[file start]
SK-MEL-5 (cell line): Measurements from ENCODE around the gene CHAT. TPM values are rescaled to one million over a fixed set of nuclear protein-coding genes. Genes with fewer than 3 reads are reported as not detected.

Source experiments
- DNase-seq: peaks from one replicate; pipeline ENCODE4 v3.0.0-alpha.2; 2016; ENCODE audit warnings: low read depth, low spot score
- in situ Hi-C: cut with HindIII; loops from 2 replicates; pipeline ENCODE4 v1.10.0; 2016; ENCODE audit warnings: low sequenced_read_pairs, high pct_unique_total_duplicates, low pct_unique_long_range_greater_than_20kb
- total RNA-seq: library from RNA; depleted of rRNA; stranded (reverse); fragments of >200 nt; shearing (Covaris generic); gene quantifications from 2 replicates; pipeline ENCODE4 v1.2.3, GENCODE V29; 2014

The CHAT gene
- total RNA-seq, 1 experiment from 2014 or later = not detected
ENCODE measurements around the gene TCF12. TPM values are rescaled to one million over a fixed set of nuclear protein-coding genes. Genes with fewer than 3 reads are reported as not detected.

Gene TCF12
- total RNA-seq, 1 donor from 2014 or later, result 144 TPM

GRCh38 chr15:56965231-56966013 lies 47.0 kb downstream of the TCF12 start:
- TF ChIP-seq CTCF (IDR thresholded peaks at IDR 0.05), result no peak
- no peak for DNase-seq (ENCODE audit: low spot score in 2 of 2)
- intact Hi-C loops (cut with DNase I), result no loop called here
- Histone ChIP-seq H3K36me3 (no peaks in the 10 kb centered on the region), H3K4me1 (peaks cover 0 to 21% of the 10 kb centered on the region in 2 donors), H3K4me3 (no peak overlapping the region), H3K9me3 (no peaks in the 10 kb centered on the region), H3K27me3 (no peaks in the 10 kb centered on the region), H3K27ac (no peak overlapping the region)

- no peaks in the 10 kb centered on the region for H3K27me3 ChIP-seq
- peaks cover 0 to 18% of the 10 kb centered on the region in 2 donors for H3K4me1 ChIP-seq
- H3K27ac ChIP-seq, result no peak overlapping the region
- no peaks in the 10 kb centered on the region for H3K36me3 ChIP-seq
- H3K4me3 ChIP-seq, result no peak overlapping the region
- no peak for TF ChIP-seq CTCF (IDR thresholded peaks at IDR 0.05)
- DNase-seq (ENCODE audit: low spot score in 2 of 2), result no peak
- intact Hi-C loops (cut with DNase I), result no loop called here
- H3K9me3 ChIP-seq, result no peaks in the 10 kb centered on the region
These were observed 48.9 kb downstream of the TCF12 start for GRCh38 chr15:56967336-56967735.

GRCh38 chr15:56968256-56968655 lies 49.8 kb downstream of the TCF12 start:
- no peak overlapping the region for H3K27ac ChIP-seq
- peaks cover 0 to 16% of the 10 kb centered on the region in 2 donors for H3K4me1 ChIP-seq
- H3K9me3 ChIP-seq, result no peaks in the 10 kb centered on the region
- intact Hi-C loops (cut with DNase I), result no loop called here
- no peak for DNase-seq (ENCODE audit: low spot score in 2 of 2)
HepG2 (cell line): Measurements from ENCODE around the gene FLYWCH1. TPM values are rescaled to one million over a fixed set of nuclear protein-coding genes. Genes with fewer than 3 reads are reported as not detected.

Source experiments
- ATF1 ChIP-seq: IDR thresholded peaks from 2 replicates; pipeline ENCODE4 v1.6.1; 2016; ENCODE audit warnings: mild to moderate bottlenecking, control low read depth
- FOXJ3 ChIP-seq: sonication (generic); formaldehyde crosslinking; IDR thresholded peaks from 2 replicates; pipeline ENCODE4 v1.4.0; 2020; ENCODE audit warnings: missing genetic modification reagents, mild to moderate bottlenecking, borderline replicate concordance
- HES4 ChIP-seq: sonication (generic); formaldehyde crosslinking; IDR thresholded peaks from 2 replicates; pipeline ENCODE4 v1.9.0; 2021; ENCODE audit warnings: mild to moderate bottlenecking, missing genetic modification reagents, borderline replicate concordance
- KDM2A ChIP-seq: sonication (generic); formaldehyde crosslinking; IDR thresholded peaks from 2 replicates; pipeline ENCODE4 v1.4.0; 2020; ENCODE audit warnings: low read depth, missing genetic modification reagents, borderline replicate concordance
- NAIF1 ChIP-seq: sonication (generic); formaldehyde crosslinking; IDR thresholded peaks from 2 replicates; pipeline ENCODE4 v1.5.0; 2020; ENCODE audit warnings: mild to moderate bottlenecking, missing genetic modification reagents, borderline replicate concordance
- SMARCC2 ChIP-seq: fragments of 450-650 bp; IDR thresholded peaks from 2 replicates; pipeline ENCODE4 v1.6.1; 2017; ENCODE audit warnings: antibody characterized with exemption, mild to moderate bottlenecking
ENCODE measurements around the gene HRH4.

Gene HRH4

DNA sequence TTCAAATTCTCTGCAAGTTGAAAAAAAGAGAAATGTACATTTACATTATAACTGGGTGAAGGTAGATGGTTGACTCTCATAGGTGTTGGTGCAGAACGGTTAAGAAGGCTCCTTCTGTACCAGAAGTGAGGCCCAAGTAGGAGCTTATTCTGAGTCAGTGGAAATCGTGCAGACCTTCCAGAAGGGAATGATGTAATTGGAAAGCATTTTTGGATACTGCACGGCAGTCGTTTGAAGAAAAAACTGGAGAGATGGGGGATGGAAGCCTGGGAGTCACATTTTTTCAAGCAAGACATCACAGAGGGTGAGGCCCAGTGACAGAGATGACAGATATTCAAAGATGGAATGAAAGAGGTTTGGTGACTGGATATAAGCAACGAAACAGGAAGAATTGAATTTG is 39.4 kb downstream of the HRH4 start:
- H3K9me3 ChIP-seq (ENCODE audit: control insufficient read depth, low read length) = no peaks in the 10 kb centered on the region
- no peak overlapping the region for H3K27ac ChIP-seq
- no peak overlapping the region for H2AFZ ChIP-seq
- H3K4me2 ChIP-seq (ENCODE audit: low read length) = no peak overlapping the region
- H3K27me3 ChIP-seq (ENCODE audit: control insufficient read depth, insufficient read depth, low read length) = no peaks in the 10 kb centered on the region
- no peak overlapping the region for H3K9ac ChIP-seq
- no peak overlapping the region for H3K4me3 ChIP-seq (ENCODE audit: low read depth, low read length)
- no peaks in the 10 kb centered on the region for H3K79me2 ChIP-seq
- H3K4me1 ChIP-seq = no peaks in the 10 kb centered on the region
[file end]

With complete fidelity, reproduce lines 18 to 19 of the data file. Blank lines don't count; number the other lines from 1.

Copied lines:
- H3K27ac ChIP-seq, result no peak overlapping the region
- no peaks in the 10 kb centered on the region for H3K36me3 ChIP-seq